The National Football League has made it a requirement for players and league personnel to stand during the playing of The National Anthem, but every team has been given the option to remain in the locker room for “The Star-Spangled Banner.”

The new National Anthem policy was announced at the NFL Owners’ Meetings in Atlanta on Wednesday.

Following the announcement, NFL Commissioner Roger Goodell released a statement:

“The policy adopted today was approved in concert with the NFL's ongoing commitment to local communities and our country -- one that is extraordinary in its scope, resources, and alignment with our players. We are dedicated to continuing our collaboration with players to advance the goals of justice and fairness in all corners of our society.

“The efforts by many of our players sparked awareness and action around issues of social justice that must be addressed. The platform that we have created together is certainly unique in professional sports, and quite likely, in American business. We are honored to work with our players to drive progress.

“It was unfortunate that on-field protests created a false perception among many that thousands of NFL players were unpatriotic. This is not and was never the case.

“This season, all league and team personnel shall stand and show respect for the flag and the Anthem. Personnel who choose not to stand for the Anthem may stay in the locker room until after the Anthem has been performed.

“We believe today's decision will keep our focus on the game and the extraordinary athletes who play it -- and on our fans who enjoy it.”

In conjunction with Commissioner Goodell’s statement, the NFL released a six-point outline of their stance on the National Anthem.

All team and league personnel “shall stand and show respect for the flag and the Anthem,” but the previous requirement to be on the field for its playing has been removed.

Personnel who do not choose to stand for the Anthem will be permitted to stay in the locker room “or similar location off the field” until its conclusion.

A club will be fined by the league should personnel be on the field and refuse to stand.

Parent clubs have the right to develop their own rules for personnel who do not stand for the Anthem, and the Commissioner has discretion to hand down “discipline on league personnel who do not stand and show respect for the flag and the Anthem.”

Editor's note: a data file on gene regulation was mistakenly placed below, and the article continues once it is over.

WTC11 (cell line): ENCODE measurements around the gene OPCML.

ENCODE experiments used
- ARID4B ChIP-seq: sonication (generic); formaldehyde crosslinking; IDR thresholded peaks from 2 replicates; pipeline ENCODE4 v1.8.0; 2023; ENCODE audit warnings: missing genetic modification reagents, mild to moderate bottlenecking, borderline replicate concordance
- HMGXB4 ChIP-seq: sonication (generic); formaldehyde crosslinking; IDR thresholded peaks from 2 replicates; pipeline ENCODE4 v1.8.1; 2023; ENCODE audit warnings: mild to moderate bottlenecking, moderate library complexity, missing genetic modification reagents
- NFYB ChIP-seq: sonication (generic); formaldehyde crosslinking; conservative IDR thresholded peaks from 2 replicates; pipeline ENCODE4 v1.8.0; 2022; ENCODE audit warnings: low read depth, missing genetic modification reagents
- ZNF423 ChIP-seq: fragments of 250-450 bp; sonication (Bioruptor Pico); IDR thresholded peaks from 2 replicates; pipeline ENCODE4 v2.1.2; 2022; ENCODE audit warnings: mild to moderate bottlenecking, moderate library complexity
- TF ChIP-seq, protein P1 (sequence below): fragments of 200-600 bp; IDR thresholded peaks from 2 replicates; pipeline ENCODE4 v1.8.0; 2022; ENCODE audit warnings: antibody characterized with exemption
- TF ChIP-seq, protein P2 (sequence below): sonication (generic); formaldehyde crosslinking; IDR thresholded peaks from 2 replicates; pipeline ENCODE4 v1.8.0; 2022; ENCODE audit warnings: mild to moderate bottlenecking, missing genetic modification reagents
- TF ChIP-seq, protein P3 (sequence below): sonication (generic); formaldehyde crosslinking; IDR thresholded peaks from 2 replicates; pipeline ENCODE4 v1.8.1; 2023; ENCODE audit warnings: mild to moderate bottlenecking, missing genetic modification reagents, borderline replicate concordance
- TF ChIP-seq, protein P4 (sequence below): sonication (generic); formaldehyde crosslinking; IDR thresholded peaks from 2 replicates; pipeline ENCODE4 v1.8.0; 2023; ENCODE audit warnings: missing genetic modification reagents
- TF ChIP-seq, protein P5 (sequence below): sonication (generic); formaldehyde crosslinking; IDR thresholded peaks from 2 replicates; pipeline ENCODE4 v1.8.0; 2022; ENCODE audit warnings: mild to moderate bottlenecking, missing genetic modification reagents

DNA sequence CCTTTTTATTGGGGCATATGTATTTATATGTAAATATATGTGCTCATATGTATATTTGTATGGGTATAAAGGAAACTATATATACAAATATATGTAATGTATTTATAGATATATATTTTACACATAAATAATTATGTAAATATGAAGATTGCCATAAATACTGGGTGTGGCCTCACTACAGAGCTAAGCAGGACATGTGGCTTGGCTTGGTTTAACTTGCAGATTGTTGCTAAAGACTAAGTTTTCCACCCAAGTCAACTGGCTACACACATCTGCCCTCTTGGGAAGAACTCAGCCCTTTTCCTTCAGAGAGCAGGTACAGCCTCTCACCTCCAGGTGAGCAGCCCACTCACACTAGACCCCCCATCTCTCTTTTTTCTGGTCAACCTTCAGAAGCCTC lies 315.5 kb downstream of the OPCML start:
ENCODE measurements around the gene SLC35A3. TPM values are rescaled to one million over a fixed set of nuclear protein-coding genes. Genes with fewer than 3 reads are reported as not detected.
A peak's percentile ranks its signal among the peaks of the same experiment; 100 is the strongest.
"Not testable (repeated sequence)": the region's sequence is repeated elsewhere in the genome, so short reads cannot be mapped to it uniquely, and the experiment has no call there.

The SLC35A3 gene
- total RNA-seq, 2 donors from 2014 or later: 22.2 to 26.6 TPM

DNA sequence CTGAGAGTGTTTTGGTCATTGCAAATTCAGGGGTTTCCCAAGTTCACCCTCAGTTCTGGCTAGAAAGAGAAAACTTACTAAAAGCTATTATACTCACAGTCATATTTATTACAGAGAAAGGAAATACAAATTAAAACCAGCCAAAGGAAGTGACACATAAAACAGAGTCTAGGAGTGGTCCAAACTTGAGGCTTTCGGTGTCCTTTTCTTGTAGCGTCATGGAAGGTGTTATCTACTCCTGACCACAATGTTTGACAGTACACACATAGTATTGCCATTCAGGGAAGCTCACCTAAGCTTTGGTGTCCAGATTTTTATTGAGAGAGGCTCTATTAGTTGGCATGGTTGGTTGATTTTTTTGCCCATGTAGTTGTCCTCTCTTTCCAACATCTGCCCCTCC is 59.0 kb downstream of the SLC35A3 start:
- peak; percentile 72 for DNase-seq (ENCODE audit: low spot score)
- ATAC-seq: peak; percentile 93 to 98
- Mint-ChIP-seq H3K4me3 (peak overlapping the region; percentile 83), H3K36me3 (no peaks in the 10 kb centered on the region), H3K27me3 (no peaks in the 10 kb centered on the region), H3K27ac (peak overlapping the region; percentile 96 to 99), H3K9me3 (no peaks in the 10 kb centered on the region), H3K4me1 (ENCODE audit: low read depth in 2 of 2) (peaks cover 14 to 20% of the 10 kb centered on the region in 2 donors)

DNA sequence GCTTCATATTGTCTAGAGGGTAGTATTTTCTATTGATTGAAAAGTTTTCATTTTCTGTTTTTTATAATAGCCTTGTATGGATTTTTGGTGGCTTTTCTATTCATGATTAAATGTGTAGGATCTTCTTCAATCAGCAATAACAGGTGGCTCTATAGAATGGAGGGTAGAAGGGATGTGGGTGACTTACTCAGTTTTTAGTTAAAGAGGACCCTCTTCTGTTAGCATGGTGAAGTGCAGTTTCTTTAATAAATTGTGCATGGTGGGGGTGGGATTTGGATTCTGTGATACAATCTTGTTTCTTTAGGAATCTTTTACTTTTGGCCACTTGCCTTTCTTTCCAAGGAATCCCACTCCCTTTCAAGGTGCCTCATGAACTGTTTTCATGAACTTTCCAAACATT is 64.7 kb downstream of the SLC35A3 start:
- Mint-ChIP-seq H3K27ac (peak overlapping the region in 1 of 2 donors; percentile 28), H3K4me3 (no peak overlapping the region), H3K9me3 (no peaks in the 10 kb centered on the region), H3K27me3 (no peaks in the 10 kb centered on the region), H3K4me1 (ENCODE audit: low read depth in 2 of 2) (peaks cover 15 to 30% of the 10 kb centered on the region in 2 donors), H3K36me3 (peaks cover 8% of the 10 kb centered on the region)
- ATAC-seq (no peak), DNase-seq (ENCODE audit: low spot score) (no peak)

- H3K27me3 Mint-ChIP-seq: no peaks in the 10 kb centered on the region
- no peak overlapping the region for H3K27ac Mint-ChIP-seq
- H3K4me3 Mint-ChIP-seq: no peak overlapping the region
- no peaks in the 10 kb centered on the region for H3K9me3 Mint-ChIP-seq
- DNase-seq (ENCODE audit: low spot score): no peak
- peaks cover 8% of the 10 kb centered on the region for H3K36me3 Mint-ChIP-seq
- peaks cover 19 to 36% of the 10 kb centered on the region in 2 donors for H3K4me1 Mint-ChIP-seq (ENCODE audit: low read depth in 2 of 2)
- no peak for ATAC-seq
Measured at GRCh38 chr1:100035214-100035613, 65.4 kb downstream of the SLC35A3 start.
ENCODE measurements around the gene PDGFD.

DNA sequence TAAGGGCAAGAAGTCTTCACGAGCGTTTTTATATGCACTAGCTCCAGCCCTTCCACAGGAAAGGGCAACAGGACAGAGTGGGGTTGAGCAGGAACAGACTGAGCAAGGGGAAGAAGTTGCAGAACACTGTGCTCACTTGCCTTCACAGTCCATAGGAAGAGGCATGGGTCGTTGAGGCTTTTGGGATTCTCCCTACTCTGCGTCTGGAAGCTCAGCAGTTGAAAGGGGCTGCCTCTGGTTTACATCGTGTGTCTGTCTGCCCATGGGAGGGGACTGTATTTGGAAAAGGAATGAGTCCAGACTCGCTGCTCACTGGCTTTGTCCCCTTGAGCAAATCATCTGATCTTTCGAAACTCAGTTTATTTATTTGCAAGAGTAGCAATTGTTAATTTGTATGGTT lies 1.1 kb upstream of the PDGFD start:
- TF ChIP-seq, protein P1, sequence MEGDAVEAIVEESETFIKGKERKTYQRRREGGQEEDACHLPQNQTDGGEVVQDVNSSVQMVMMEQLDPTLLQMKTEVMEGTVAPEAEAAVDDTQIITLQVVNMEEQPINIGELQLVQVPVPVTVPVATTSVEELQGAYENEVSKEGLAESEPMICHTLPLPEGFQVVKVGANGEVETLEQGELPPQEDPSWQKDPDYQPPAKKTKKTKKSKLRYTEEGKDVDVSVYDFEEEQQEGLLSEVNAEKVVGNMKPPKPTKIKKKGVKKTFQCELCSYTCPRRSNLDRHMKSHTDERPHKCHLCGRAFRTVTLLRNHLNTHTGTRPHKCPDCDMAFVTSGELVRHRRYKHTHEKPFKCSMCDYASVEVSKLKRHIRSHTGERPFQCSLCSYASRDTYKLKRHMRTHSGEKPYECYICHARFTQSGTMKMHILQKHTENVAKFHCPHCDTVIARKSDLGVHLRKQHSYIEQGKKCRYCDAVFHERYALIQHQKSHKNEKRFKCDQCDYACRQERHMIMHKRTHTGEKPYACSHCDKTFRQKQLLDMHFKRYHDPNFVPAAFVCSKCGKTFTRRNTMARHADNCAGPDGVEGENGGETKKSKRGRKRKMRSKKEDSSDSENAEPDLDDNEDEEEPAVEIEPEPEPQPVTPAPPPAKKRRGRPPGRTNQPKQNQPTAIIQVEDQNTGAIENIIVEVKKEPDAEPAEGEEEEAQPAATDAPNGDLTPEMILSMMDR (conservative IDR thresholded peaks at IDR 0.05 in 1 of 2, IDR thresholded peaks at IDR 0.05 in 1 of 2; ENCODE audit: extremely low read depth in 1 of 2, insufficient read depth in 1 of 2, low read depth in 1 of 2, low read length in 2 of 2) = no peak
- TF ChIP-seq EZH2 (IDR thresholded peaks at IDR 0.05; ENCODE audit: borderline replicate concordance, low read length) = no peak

The Cleveland Browns joined a long list of players and teams who staged protests during the National Anthem prior to their 10-6 win over the New York Giants at FirstEnergy Stadium on August 21, 2017.

Wide receivers Kenny Britt and Ricardo Louis, defensive backs Jamar Taylor, Calvin Pryor and Najee Murray, running backs Isaiah Crowell, Duke Johnson Jr., Brandon Wilds and Terrence Magee, linebackers Christian Kirksey and Jamie Collins, rookie safety Jabrill Peppers and tight end Seth DeValve huddled in a circle behind their teammates on the sideline, knelt and held hands during the National Anthem.

Rookie quarterback DeShone Kizer, offensive linemen Shon Coleman and Marcus Martin, defensive back Jason McCourty and punter Britton Colquitt expressed their support by placing their hands on the shoulders of kneeling teammates while standing.

The Browns resumed their silent demonstrations during the National Anthem prior to their Week 3 game against the Indianapolis Colts at Lucas Oil Stadium in Indianapolis.

Despite a chorus of boos from Colts fans, 21 Browns players knelt on the sideline while facing a field-sized American Flag and several others locked arms in a show of unity during the singing of “The Star Spangled Banner.”

And they did so with the full support of Browns ownership, as Dee and Jimmy Haslam joined more than half of the NFL owners in releasing a statement prior to Sunday’s games.

“We view our organization, our league and our players as great unifiers of people,” the statement read. “Our players, just like so many others across our league, have been honest and thoughtful with their attempt to bring awareness to the issues of inequality and social injustice.

“We were incredibly moved by the meaningful and powerful dialogue they initiated within our organization when they spoke of their intent to unify and not be disrespectful while using familiar and important terms like one nation, indivisible with liberty and justice for all.”

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